My current English level is enough to communicate. Why do I need to expand my vocabulary?
If you could make sure that besides your specialty, you don’t need to communicate other aspects of life in English, then you might not need to expand your vocabulary. But this is very unlikely to happen. Just as we rarely notice the air we breathe, we rarely notice the medium of language as we speak. It must be embedded in our lives to be useful, but because it is as transparent and ubiquitous as air, it is hard to see the problem contained within the language.
80% of conversation is made up from just 20% of all vocabulary. This is known as the Pareto principle. So yes, if you are starting to learn a language, then learning the important 20% of vocabulary first is a smart start. Furthermore, it is safe to say that your vocabulary probably has covered at least 95% of English conversation, or 4000 – 5000 word families. 95% of all conversations is almost 100%, and that’s an impressive number. If you are not a native English speaker, it’s a long road to fluency and you will have traveled a long way to be where you are now.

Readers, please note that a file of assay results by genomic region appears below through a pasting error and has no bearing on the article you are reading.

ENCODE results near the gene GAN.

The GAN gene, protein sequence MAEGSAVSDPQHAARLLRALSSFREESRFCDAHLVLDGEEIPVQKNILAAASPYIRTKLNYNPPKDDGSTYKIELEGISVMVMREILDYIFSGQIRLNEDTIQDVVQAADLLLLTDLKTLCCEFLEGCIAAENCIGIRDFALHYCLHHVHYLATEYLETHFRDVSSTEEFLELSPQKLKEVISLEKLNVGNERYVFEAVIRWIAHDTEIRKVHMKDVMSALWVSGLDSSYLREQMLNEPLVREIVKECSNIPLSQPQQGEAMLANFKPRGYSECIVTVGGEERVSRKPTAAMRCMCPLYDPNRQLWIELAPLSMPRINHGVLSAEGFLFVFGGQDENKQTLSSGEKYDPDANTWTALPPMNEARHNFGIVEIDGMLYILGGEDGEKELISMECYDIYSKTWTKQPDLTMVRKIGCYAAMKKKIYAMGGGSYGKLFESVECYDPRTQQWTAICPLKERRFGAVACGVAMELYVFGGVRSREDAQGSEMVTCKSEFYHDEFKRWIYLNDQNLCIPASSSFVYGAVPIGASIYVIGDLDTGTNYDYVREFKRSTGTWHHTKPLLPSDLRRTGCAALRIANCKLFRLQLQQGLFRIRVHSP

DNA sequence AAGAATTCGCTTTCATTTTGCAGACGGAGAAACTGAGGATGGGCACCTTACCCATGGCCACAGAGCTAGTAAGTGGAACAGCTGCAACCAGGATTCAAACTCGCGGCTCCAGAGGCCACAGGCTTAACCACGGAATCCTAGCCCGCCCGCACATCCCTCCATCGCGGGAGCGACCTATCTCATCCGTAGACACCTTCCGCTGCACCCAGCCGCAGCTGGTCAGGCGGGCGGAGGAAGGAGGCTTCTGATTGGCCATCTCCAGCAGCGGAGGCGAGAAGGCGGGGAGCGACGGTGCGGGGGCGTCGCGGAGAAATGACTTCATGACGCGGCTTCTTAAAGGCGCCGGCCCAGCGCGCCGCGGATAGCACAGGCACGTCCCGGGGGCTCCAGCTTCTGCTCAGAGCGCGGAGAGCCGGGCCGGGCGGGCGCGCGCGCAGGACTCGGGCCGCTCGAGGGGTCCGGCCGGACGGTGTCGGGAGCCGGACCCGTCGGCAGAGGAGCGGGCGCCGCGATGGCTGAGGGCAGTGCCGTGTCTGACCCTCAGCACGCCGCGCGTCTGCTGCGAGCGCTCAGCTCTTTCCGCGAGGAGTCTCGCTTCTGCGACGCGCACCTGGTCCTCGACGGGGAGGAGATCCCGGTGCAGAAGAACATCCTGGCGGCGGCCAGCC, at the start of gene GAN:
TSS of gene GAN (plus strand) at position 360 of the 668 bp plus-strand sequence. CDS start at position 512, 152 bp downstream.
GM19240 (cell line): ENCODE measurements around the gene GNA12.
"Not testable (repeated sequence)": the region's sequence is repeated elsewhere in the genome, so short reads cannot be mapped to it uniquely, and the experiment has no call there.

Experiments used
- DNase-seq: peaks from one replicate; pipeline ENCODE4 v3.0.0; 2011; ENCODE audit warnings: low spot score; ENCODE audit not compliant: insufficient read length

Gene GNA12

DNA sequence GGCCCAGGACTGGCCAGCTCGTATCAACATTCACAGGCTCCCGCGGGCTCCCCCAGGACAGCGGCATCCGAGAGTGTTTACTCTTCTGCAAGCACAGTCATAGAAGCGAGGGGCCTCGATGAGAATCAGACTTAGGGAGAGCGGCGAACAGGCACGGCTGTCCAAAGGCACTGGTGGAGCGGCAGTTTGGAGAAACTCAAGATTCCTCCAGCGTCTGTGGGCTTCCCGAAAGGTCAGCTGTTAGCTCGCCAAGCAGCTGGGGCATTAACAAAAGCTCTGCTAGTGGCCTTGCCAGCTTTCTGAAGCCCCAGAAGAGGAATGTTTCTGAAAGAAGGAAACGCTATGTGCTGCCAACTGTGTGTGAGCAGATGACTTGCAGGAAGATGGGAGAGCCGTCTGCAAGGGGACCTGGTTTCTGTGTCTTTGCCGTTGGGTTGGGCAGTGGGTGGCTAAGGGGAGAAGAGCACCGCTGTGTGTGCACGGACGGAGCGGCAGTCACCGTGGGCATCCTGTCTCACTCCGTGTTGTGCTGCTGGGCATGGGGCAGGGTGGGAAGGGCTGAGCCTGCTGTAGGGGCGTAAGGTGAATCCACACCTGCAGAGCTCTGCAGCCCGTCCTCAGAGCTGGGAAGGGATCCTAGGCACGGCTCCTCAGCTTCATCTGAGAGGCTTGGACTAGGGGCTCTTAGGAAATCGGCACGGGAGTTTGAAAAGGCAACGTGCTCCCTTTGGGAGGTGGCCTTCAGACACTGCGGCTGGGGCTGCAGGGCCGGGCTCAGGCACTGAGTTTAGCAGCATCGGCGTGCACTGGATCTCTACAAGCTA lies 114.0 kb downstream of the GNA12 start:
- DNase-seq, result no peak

The bad news is, 95% is only considered enough for adequate comprehension. To enjoy reading a book, you need at least 98% coverage. And starting from the fifth 1000 word families, it is hard to gain another 1% of coverage. In the movie Shrek, if you have a vocabulary of 4000 word families, for every 30 words you will see 1 unknown word. Given the fact that the average speech rate of adults in English is 150 words per minute, in a one-minute speaking scene of the movie you will likely encounter 5 new words. Just imagine how large your vocabulary needs to be in order to understand that movie. As Wittgenstein, one of the most important philosophers in the 20th century, has pointed out: “The limit of my language is the limit of my world”.